Background - Chronic exercise (EX) improves the quality of life and increases the survival of patients with chronic heart failure (CHF). Because sympathetic nerve activity is elevated in the CHF state, it is possible that EX is beneficial in this disease due to a decrease in sympathetic outflow. Methods and Results - We evaluated arterial baroreflex function and resting renal sympathetic nerve activity (RSNA) in EX normal and CHF rabbits before and after angiotensin II type 1 (AT1) receptor blockade. Four groups of rabbits were studied: a normal non-EX group, a normal EX group, a CHF non-EX group, and a CHF EX group. EX lowered resting RSNA in rabbits with CHF but not in normal rabbits. In addition, EX increased arterial baroreflex sensitivity in the CHF group (heart rate slope: CHF 1.7±0.3 bpm/mm Hg, EX CHF 4.9±0.3 bpm/mmHg; P<0.01; RSNA slope: CHF 2.2±0.2% max/mm Hg, EX CHF 5.7±0.4% max/mm Hg; P<0.01, AT1 receptor blockade enhanced baroreflex sensitivity in the non-EX CHF rabbits but had no effect in EX CHF rabbits. Concomitant with this effect, EX lowered the elevated plasma angiotensin II concentration in the CHF group. A significant positive correlation was observed between sympathetic nerve activity and plasma angiotensin II. Conclusions - These data strongly suggest that EX reduces the sympathoexcitatory state in the setting of CHF. Enhanced arterial baroreflex sensitivity may contribute to this reduction. In addition, EX lowers plasma angiotensin II concentration in CHF. These data further suggest that the lowering of angiotensin II may contribute to the decrease in sympathetic nerve activity after EX in the CHF state.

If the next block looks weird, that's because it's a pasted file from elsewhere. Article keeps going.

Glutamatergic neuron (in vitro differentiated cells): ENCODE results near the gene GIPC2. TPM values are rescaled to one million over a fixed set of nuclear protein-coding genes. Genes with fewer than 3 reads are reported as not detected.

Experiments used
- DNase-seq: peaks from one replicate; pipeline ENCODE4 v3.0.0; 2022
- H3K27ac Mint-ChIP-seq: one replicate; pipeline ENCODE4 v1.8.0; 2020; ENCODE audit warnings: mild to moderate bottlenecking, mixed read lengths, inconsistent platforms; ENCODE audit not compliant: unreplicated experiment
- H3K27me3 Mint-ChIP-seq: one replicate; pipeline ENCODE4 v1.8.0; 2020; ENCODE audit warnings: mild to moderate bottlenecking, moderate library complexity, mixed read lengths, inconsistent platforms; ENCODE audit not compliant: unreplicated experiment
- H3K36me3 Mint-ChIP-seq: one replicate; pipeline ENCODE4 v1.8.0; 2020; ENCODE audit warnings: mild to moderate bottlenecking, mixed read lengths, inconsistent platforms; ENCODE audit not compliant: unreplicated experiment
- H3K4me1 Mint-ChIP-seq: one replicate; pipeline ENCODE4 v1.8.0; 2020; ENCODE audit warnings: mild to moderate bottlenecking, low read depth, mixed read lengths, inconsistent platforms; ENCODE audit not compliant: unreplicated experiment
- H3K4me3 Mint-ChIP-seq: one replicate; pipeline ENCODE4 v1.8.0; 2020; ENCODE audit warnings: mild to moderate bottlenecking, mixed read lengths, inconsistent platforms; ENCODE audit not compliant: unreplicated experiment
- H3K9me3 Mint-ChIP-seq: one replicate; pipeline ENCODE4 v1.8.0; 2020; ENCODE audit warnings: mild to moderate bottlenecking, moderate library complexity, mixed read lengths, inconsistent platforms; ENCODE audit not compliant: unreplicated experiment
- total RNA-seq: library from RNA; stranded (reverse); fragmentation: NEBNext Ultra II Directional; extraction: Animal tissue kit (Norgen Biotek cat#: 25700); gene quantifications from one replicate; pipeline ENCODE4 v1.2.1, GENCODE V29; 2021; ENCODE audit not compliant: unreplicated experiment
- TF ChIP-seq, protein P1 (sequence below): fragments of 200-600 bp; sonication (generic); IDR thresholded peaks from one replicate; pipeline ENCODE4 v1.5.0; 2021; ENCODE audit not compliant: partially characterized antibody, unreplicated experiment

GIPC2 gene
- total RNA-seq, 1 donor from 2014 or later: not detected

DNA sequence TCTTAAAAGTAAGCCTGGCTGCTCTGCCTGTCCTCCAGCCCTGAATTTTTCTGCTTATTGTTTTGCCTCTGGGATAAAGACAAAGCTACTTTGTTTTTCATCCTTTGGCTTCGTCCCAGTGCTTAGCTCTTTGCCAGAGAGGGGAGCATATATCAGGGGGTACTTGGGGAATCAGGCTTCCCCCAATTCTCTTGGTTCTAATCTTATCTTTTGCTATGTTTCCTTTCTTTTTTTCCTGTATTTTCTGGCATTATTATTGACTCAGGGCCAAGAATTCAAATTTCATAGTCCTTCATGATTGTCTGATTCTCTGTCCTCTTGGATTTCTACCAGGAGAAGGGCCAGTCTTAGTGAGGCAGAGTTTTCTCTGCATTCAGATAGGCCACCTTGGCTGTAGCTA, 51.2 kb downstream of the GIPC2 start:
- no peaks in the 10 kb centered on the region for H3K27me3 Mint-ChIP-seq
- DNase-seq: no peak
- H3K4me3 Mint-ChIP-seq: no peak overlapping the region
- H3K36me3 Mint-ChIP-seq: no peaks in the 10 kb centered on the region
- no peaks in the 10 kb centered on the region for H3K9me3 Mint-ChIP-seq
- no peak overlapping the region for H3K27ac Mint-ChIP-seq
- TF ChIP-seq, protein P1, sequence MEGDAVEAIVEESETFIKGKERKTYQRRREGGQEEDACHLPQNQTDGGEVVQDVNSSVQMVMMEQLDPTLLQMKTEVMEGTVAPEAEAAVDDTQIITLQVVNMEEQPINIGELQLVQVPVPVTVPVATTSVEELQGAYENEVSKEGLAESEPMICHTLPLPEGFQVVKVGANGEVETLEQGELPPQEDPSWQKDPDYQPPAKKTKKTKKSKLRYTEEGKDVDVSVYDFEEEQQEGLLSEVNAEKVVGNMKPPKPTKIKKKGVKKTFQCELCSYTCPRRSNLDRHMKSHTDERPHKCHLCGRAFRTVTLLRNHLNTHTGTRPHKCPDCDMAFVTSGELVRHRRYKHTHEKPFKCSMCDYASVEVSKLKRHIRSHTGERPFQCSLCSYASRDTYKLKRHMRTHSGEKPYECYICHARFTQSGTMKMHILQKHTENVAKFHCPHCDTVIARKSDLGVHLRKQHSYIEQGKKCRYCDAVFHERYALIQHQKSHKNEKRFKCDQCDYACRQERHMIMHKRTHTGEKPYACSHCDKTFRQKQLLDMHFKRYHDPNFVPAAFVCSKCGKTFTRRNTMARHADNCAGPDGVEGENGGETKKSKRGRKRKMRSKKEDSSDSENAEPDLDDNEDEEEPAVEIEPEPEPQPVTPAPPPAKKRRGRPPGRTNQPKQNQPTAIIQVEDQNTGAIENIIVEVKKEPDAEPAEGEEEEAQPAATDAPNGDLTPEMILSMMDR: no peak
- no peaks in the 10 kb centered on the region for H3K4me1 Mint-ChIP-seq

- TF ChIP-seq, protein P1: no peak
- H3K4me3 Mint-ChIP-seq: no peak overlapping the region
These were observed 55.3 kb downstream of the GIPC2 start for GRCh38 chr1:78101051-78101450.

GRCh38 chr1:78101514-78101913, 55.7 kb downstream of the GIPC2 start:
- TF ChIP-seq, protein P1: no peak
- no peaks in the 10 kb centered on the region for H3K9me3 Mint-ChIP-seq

- Heart failure
- Nervous system, sympathetic
ASJC Scopus subject areas
- Cardiology and Cardiovascular Medicine
- Physiology (medical)